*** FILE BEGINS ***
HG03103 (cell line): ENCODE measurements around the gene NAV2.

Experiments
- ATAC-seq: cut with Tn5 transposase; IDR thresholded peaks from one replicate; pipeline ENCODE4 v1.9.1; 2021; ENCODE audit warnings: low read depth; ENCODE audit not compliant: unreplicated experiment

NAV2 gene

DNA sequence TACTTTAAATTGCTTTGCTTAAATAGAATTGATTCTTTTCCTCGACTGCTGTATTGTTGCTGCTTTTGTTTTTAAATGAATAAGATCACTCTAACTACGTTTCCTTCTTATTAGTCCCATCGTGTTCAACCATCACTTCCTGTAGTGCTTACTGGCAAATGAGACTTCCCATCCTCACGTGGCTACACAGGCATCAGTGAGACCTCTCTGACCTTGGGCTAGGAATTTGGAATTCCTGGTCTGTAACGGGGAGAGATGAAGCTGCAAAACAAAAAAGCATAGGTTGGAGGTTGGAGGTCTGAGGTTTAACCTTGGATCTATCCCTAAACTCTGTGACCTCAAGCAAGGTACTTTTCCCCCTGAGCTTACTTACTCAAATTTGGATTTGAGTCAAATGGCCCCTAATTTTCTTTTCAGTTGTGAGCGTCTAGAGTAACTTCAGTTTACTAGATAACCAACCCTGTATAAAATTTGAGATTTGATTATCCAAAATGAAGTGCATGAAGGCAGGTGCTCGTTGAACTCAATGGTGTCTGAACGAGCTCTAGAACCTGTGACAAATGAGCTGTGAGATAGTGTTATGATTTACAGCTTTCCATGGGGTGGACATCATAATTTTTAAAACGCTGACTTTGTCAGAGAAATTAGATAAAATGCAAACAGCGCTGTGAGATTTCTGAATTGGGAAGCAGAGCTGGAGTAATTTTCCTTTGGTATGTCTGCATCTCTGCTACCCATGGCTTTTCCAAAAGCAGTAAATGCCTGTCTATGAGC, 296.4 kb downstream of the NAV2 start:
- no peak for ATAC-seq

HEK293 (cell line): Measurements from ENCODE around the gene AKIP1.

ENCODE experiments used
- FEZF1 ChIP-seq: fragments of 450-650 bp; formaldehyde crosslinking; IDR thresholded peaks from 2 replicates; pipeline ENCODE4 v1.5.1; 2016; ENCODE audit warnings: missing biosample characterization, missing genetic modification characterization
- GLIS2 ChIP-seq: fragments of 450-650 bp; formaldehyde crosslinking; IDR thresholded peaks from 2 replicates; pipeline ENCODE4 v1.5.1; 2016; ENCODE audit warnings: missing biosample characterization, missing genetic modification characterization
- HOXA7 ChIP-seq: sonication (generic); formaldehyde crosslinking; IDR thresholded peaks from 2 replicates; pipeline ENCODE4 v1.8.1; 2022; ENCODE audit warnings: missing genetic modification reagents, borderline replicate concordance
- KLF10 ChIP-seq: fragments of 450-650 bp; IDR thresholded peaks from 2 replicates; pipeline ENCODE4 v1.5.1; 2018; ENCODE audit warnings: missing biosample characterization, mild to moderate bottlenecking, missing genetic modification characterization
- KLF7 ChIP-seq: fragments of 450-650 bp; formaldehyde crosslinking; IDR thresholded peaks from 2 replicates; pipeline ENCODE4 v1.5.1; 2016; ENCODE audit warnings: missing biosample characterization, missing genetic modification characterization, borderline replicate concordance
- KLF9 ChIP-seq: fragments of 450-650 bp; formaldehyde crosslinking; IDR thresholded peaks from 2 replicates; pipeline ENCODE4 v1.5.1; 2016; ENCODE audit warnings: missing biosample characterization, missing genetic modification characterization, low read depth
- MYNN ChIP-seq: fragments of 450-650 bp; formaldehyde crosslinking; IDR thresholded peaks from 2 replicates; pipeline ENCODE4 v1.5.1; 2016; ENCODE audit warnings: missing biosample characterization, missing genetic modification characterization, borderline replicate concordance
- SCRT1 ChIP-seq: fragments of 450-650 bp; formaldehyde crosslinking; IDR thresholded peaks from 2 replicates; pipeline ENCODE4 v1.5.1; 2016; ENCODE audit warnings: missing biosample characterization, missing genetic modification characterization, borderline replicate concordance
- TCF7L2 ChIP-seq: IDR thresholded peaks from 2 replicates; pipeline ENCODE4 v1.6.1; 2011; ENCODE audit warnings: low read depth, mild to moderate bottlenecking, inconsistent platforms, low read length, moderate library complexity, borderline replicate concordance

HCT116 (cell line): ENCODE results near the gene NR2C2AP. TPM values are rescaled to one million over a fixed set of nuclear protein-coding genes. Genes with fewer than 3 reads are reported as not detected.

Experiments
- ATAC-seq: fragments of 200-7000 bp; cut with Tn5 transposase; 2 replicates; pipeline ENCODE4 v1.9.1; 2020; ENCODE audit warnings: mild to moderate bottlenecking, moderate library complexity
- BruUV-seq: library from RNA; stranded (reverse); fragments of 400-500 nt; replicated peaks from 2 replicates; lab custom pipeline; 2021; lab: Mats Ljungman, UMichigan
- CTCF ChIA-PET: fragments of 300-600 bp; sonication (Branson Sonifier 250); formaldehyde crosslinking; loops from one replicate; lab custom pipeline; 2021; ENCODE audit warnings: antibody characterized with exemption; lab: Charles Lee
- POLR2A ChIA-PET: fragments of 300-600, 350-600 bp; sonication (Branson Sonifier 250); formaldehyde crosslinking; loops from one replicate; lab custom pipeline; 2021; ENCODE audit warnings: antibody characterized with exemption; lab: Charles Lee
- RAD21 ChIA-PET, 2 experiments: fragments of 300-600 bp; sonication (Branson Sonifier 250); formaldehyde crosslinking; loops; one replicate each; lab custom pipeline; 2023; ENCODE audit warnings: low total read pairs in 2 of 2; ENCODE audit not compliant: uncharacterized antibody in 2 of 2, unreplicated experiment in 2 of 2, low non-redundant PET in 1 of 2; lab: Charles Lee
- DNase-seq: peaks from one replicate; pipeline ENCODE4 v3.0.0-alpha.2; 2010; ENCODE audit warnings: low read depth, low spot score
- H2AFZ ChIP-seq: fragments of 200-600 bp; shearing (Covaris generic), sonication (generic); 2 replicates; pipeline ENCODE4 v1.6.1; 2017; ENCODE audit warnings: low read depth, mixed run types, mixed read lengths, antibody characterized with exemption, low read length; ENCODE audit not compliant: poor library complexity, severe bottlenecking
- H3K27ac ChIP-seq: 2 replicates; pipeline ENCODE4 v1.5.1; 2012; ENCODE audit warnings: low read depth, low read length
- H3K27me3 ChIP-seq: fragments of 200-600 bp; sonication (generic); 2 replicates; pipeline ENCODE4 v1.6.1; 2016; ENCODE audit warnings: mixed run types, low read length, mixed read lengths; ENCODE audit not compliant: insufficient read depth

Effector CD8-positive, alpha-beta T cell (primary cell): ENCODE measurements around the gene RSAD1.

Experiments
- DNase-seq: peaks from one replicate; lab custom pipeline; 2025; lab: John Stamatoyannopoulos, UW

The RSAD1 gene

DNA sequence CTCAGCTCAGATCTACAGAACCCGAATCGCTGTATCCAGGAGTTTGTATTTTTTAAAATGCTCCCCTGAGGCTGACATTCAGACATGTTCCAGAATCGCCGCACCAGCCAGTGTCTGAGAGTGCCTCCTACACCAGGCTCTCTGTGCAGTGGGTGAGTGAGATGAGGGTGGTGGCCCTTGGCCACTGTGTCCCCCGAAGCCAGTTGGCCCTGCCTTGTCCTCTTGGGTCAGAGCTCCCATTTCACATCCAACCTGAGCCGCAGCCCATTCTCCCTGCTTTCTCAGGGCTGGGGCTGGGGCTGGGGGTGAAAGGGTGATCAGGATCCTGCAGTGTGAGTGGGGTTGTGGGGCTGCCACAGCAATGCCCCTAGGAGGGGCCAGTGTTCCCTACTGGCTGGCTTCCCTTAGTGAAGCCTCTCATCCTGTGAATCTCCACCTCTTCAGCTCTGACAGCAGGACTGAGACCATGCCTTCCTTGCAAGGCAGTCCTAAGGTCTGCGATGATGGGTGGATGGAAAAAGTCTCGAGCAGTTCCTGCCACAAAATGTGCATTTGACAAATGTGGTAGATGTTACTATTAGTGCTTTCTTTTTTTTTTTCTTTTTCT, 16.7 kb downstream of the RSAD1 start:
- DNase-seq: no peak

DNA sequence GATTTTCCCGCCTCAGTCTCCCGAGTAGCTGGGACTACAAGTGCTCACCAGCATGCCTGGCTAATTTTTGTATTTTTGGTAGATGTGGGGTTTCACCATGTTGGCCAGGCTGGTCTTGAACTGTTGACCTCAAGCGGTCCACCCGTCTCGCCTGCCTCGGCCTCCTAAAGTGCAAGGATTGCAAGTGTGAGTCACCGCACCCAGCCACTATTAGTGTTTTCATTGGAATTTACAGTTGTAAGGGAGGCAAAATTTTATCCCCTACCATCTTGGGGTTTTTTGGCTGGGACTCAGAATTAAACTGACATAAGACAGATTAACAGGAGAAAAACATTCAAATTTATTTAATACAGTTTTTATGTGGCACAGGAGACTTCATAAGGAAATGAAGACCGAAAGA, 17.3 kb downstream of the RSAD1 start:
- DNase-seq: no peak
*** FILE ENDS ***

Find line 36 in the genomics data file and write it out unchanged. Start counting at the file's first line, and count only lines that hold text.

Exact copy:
- DNase-seq: no peak